© 2024 WRVO Public Media
NPR News for Central New York
Play Live Radio
Next Up:
0:00 0:00
Available On Air Stations

The reality of contact lenses

Andy Simmons

Contact lenses have become a cultural norm as more and more people make the switch from glasses to contacts. But are people using these lenses correctly, and do they know exactly how these lenses even work?

This week on “Take Care,” we talk to contact lens expert Dr. Bryan Lee, a cornea, cataract and Lasik specialist, whose practice is located in Los Altos, California. Lee is also a member of the Council of American Academy of Ophthalmology.

What a contact lens does while on the eye is replaces focusing power, similarly to glasses. This helps correct near-sightedness, far-sightedness, or astigmatism.

What many might not know is that contact lenses might actually help improve one’s sight.

“I think that’s one of the potential benefits of contact lenses, is that, for most people, contact lenses, if worn correctly and safely, will give them better quality vision than they would get with glasses,” says Lee.

This doesn’t mean that everybody with vision trouble is a candidate for contact lenses.

“People who have very significant dry eye don’t do well with contacts,” says Lee. “People who have a lot of allergies similarly may not do well. And then there’s a category of people who are not able to wear contacts in the proper way in terms of safety and correct handling. Some people just can’t physically get a contact lens in, people who are older might tremor or something like that.”

Another surprising fact about contacts is that while wearing the lenses, they might affect the shape of your eye.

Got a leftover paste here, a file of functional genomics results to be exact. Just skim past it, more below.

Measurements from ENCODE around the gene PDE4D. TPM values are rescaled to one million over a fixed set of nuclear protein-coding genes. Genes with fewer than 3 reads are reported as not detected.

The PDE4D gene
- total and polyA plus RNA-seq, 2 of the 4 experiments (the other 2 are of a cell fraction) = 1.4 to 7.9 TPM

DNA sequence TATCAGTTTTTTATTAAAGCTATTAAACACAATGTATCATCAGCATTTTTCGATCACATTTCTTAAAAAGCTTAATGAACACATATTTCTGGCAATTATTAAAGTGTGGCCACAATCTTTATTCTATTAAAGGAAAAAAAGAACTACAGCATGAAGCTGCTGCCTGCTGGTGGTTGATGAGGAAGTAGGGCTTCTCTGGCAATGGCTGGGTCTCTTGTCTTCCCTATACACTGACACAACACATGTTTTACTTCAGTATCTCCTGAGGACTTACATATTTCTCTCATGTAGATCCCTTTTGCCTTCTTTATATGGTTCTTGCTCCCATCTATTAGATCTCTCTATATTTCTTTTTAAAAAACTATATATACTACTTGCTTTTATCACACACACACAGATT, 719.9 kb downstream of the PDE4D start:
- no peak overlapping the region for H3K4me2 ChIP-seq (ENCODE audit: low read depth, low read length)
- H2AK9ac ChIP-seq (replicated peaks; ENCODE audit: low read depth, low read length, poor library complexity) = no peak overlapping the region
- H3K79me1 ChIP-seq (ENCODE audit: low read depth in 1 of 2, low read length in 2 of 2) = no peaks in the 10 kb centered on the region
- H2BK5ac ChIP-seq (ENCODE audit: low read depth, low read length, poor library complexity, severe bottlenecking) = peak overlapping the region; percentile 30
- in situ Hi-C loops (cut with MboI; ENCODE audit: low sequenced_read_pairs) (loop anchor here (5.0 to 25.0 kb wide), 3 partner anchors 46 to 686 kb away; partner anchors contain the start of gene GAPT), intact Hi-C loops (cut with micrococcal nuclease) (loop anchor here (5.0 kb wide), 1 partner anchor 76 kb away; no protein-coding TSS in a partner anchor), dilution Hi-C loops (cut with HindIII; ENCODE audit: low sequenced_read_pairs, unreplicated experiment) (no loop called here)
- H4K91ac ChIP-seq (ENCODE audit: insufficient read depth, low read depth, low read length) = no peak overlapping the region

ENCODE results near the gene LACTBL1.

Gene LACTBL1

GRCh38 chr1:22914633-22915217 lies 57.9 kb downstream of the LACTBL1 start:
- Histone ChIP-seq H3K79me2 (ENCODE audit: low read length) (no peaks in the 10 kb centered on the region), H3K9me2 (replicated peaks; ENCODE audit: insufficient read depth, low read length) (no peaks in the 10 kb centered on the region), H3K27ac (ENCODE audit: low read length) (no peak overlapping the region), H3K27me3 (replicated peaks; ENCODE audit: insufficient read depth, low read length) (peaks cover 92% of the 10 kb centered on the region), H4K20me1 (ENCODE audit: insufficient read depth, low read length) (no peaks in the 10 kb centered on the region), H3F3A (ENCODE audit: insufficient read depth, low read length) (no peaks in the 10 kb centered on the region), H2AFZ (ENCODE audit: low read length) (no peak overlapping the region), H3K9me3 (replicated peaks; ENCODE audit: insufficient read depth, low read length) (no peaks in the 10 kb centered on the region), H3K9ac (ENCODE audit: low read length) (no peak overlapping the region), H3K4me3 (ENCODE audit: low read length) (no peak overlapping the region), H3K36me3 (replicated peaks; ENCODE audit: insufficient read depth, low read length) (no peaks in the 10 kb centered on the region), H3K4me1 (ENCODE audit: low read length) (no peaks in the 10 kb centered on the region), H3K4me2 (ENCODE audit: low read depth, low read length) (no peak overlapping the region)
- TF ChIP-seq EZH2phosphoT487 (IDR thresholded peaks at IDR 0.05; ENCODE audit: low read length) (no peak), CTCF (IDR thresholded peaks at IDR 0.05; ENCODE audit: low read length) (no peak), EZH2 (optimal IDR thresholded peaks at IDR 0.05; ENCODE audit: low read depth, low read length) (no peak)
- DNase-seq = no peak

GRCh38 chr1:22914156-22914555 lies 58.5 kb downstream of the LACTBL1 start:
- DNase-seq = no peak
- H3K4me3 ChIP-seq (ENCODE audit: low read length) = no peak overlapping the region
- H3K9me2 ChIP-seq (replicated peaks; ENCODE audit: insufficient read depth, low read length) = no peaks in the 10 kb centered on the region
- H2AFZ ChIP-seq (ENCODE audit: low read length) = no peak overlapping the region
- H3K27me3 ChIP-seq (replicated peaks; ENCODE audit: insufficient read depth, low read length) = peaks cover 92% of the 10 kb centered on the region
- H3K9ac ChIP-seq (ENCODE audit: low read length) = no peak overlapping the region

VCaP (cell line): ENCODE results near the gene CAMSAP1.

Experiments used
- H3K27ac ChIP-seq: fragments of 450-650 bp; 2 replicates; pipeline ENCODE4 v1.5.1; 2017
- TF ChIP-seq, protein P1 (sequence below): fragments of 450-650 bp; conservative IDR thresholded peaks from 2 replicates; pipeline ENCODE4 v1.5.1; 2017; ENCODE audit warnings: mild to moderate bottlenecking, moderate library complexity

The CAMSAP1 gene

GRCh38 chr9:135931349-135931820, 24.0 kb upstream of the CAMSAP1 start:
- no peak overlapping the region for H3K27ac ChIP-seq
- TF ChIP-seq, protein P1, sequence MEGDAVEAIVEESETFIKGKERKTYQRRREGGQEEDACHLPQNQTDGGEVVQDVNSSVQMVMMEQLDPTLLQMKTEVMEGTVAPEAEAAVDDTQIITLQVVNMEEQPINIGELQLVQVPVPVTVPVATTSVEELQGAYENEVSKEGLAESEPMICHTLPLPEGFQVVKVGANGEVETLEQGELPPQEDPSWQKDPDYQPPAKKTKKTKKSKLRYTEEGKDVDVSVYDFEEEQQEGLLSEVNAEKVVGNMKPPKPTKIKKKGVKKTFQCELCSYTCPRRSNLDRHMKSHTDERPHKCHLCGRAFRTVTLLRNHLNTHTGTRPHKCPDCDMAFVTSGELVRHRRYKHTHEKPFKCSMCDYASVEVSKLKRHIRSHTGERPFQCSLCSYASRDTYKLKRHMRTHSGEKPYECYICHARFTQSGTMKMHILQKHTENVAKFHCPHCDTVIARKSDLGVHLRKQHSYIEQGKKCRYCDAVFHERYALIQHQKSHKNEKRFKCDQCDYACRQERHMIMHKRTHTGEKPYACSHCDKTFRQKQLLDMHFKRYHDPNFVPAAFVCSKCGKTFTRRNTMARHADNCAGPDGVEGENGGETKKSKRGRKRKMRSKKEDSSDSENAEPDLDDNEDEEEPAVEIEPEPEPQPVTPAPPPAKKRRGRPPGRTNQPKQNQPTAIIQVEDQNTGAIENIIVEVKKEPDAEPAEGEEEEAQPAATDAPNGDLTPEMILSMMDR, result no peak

“When we’re preparing a patient for eye surgery we actually tell them they need to be out of contacts for a certain amount of time, because contact lenses definitely affect the shape of the cornea,” said Lee. “That condition is called ‘contact lens warpage.’”

Contact technology has evolved, and there are now many different types of contacts for different people. Most people have soft lens contacts, but some might have hard lenses.

“What patients often call hard lenses are actually gas permeable, or rigid gas permeable lenses. Those transmit an extremely high percentage of oxygen and are actually the safest kind contact lens to wear,” said Lee. “Soft lenses have continued to improve in terms of the plastics and materials that they are made out of, and so now there are soft lenses that also have very high oxygen transmission, and typically are sort of easier to handle, and are much more comfortable for some patients than gas permeable lenses.”

For someone starting outwith lenses, Lee says that most begin with soft lenses because they are cheaper and easier to handle. But gas permeable contacts, or hard lenses, are said to be the safest for your eye.

“Only about 10 percent of contact lens wearers use a gas permeable lens. But that is the safest in terms of great oxygen transmission, much lower risk of infection …and it does provide the best quality of vision,” said Lee.

This risk of infection through contact lenses is usually due to the mishandling of the contacts, and Lee has seen all sorts of mishandling in his profession.

“The number one thing is really sleeping overnight with contact lenses, that’s the worst thing you can do in terms of safety. Sometimes you’ll see someone put a contact lens in their mouth if it falls out, please don’t ever do that, just throw it away,” Lee explains. “Using tap water to clean the contact lens case also is not good, you should just use solution and then let it air dry. The other thing is you should never reuse solution.”